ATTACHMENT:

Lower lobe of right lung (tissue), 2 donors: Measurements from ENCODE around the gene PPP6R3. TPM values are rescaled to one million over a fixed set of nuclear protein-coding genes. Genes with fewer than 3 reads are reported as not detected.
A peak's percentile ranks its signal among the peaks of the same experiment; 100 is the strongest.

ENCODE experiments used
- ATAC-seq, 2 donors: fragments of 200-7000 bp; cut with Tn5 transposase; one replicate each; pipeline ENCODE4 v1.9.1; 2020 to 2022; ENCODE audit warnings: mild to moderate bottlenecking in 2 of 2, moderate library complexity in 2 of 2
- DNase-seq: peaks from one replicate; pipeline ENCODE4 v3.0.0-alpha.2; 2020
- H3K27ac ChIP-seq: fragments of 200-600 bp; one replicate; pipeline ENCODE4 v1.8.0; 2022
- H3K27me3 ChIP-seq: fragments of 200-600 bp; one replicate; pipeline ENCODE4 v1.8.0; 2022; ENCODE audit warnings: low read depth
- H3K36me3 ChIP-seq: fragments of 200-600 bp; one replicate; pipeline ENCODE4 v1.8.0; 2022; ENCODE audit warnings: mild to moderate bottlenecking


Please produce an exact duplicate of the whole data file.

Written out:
Lower lobe of right lung (tissue), 2 donors: Measurements from ENCODE around the gene PPP6R3. TPM values are rescaled to one million over a fixed set of nuclear protein-coding genes. Genes with fewer than 3 reads are reported as not detected.
A peak's percentile ranks its signal among the peaks of the same experiment; 100 is the strongest.

ENCODE experiments used
- ATAC-seq, 2 donors: fragments of 200-7000 bp; cut with Tn5 transposase; one replicate each; pipeline ENCODE4 v1.9.1; 2020 to 2022; ENCODE audit warnings: mild to moderate bottlenecking in 2 of 2, moderate library complexity in 2 of 2
- DNase-seq: peaks from one replicate; pipeline ENCODE4 v3.0.0-alpha.2; 2020
- H3K27ac ChIP-seq: fragments of 200-600 bp; one replicate; pipeline ENCODE4 v1.8.0; 2022
- H3K27me3 ChIP-seq: fragments of 200-600 bp; one replicate; pipeline ENCODE4 v1.8.0; 2022; ENCODE audit warnings: low read depth
- H3K36me3 ChIP-seq: fragments of 200-600 bp; one replicate; pipeline ENCODE4 v1.8.0; 2022; ENCODE audit warnings: mild to moderate bottlenecking